Do northern Chinese folks like Shanghainese eat much seafood?!

Question: Do northern Chinese folks like Shanghainese eat much seafood?
if they do, how do they usually prepare it or include some dish names


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Shanghai is considered southern part of China. Or, are you talking about Shenyang, China?

If you're talking about Shanghai, they do eat quite a bit of seafoods. Here are some famous Shanghai seafood dishes:
1) One of the most famous seafoods around that area is mitten crabs. Those were usually steamed.
2) Shanghai sauteed freshwater eels. As the name implied, it was sauteed. In many restaurants, the server will either pour hot oil on top of the dish or pour the whole dish onto a hot iron plate at table side; there'll be lot's of sizzles followed by a sudden release of aroma.…
3) Shanghai "smoked" fish is a popular dish too. Ironically, those fish were usually deep fried and braised instead.…
4) Shanghai braised fish. The fish tail portion is probably the most well known cut.…
5) Braised sea cucumber with shrimp roe.…
6) Crab meat and pork xiao-long-bao aka steamed Shanghai soup dumplings/buns.

A lot of those foods looked as if it contained the same dark, starchy sauce. All foods above got a distinctive taste and nice restaurants do not use starch on those dishes. The starchy effect was achieved by reducing sauce containing brown sugar or rock sugar. Other seafoods like sauteed freshwater shrimp, fish stew, various stir-fried clams, stir-fried snails, poached clams, poached snails, and stir-fried squid dishes are all very common but not as famous. Drunken prawns and drunken crabs are popular among locals. Those were eaten raw; drunken shrimps were sometimes eaten alive.…

People in Shenyang, China eat lots of seafoods too. One of the most common seafood dishes is boiled dumplings with fish fillings. Those are very easy to find. Boiled dumplings containing shrimp is also common. If you could handle large amounts of chives, then you should try boiled dumplings with shrimp, pork and chive fillings. Stir-fried dishes containing squid are also very common. There is a crab that's got a different texture and aroma; it tasted much better than crab species found in North America. Those were usually steamed. I've seen quite a few dishes containing conch around that area too. They were steam, poached, stir-fried and braised. That spicy stir-fried shell in whole conch is really good. Here are some northern Chinese seafood restaurant items:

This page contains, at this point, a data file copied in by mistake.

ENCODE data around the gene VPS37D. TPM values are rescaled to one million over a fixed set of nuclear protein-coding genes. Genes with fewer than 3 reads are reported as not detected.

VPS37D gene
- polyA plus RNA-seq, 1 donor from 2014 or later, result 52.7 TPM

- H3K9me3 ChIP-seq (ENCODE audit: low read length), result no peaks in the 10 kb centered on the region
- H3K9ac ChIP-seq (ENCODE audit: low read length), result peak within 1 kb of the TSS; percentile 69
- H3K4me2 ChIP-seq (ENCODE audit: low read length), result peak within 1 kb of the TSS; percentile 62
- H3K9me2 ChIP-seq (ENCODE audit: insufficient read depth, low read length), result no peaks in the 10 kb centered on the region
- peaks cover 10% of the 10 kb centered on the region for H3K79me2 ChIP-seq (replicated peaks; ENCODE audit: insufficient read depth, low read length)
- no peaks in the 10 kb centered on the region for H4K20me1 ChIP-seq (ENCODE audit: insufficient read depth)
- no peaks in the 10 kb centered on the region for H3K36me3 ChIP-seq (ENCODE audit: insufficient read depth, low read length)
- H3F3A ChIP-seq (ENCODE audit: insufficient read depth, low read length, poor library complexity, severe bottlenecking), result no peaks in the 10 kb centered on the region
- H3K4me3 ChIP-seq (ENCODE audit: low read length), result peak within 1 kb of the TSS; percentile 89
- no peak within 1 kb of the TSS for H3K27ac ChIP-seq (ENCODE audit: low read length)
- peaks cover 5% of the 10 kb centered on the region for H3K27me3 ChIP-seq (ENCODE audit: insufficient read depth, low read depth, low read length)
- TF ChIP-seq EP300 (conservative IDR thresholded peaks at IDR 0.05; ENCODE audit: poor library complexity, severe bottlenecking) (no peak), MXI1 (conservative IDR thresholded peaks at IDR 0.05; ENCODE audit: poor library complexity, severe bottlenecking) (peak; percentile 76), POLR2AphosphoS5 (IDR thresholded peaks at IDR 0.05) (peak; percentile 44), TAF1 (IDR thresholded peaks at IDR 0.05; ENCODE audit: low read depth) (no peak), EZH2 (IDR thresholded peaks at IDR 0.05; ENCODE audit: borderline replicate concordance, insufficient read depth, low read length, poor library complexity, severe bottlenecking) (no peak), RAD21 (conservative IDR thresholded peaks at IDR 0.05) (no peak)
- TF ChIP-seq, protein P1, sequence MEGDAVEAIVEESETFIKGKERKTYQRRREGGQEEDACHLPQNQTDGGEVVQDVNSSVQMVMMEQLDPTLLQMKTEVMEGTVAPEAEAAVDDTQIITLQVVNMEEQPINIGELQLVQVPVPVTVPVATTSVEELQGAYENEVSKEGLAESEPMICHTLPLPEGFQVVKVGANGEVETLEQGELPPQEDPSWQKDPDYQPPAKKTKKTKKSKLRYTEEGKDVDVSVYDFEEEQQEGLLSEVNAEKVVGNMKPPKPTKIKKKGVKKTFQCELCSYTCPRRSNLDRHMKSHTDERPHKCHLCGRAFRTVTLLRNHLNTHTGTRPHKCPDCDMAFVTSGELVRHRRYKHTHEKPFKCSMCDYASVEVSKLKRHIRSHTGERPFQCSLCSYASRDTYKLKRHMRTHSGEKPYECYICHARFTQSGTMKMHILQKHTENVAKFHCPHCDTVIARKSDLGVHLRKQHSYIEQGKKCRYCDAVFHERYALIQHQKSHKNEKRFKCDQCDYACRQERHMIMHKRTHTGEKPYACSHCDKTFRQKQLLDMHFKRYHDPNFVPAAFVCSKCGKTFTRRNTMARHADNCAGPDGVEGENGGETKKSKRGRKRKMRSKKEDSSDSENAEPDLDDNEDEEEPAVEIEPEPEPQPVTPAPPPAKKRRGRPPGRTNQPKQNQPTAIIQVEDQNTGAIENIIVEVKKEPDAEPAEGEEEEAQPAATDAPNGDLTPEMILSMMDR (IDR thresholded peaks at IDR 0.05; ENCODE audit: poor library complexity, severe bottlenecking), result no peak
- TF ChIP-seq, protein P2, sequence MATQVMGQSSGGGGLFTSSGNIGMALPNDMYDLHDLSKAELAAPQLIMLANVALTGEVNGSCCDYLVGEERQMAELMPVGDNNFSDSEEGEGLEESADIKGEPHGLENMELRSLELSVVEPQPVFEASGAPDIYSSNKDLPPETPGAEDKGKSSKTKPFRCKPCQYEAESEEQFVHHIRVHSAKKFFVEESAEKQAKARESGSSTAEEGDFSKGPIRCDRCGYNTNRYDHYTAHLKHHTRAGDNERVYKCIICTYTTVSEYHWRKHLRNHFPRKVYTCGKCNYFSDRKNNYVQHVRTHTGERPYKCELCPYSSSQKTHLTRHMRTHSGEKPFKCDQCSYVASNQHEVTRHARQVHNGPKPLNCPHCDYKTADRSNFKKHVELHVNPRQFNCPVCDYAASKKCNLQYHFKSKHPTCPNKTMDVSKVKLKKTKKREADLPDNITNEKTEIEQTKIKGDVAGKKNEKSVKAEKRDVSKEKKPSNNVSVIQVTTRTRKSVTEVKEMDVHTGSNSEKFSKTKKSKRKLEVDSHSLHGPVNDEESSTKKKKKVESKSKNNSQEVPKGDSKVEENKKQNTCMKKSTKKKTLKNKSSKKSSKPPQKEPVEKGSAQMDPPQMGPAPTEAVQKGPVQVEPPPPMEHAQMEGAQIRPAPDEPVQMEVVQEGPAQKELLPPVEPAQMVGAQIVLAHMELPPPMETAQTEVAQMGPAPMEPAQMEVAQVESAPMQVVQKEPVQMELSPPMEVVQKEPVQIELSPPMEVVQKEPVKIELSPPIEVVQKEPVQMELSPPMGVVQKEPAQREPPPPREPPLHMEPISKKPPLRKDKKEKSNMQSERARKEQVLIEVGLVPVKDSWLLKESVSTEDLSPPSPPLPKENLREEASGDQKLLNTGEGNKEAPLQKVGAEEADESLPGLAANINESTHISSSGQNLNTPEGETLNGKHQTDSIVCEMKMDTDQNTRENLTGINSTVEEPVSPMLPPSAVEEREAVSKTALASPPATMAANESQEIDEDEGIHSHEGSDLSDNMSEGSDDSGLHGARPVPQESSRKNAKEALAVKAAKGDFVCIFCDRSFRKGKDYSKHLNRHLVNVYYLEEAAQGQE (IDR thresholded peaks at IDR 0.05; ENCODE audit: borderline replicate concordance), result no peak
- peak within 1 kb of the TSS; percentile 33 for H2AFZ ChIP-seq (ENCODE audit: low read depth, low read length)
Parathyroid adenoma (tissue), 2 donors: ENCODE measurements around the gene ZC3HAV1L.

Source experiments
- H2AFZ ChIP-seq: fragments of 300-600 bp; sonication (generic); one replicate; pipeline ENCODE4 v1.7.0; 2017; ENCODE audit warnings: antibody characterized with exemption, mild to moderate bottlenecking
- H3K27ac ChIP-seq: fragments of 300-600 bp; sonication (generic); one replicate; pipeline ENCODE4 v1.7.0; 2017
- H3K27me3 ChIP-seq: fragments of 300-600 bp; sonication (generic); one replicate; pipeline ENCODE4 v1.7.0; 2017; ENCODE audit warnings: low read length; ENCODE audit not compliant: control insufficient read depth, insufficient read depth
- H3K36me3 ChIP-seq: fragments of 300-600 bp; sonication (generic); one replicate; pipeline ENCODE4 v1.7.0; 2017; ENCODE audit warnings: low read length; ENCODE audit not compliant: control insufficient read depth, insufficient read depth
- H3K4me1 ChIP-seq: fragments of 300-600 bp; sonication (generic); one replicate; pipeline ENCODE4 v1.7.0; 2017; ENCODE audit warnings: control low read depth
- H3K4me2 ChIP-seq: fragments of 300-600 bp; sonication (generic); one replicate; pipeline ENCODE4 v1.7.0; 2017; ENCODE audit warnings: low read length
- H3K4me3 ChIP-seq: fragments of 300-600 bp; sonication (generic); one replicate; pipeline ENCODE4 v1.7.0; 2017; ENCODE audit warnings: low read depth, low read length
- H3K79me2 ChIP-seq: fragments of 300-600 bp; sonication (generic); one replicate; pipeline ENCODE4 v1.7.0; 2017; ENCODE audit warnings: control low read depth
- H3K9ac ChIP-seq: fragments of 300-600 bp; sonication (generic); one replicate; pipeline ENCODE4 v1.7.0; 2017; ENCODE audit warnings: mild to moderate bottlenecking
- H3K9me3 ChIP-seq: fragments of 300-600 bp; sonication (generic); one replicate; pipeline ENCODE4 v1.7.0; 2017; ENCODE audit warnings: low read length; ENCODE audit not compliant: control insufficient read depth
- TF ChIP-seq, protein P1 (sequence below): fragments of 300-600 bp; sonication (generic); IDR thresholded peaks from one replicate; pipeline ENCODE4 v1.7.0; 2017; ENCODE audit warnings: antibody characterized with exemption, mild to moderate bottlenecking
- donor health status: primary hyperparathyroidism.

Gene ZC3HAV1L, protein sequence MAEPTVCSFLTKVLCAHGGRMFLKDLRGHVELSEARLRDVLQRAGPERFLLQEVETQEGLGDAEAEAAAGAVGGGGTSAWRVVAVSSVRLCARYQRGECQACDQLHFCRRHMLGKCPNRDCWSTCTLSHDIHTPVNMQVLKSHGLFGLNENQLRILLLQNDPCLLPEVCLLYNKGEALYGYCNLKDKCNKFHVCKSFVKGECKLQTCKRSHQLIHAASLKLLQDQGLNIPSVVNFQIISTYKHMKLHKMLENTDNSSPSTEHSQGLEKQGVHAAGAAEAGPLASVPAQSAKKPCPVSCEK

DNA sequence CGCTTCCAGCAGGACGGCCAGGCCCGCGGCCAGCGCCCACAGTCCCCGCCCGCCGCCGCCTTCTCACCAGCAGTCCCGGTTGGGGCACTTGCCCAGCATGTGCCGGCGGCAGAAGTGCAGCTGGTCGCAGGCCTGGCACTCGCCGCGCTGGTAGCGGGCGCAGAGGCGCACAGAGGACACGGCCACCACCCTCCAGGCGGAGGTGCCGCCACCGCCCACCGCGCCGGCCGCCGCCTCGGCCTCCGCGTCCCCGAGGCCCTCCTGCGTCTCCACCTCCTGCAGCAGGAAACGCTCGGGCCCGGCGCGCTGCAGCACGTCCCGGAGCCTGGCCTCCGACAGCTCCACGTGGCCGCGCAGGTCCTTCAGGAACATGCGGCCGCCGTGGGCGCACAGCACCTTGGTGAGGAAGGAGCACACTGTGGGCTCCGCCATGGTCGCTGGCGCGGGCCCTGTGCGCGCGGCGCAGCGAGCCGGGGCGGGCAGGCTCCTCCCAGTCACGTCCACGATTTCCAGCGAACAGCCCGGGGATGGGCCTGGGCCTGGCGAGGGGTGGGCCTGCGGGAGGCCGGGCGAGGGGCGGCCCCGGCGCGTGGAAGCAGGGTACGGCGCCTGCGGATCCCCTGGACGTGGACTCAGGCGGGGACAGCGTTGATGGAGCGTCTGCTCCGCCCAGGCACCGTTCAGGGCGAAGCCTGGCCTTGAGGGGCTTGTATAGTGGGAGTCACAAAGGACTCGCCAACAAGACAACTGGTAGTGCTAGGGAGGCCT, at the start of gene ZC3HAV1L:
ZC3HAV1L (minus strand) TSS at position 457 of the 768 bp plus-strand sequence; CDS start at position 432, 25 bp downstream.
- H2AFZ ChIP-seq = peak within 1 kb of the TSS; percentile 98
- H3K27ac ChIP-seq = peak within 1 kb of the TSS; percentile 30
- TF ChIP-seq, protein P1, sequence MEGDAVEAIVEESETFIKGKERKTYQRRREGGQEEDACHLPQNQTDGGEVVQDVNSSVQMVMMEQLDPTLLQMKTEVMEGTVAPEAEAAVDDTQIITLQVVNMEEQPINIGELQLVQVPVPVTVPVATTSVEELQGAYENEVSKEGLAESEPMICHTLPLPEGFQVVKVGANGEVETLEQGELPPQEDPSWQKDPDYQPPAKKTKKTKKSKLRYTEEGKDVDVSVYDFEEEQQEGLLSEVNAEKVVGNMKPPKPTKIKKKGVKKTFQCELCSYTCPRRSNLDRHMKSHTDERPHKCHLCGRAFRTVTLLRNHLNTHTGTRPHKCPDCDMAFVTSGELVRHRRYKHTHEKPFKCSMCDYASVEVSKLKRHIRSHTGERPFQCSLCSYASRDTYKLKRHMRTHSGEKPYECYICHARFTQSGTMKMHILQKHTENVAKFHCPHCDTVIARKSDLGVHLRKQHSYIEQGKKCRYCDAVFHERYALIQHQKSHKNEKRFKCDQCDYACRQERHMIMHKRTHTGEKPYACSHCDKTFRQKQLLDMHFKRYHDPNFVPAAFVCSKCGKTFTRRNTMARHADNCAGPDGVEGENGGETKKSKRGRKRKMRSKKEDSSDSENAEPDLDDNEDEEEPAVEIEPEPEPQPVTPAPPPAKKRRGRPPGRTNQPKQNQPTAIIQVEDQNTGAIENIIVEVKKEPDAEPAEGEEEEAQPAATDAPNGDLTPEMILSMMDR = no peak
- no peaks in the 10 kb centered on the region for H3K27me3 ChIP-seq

1) Braised abalone.
2) Steamed scallops on half shell.
3) Poached mantis shrimp.
4) Braised sea cucumber.
5) Stir-fried clams or various species.
6) Poached conch.
7) Steamed crabs.
8) Braised jumbo prawns. (Their jumbo prawns are about the size of small lobsters!)
9) Steamed sea urchin in shell with egg.
10) Mixed jelly fish.

Before I went there, I was told that people in northern parts of China do not eat that much seafood. Well, it is true that they don't eat that much seafoods on a daily basis. Their other dishes seemed to be more popular than their seafood dishes. But there is no shortage of seafood dishes there. A lot of foods eaten in Shenyang are either Shandong cuisine (one of the 8 major cuisines in China) or highly influenced by Shandong cuisine. A very good portion of Shandong was surrounded by sea.

Chinese do consume seafood. But you probably hate this, they eat "shark fins". The availability of seafood based on their locations if they live far away from the sea prices do go higher. That's why they call it a delicacy. But yes Shanghai is close to Beijing which is a capital city so prices are relatively higher.

Consider Japanese food, its basically made from seafood because they live by the sea.


Shanghai is not in the northern part of China, it's in the East. It's a coastal town, so they eat a lot of seafood.

Here you'll see that a quite high percentage of their recipes are made of seafood:…

Oh, geographically South, but in all the cooking books I saw Shanghai was always classified in the Eastern Chinese cooking sections.

Shanghai is considered south, the line between North and South is in the Qinling mountains between Shandong province and Jiangsu province. Shanghainese will eat a lot of seafood because it is considered to be a port town. It is on the coast.

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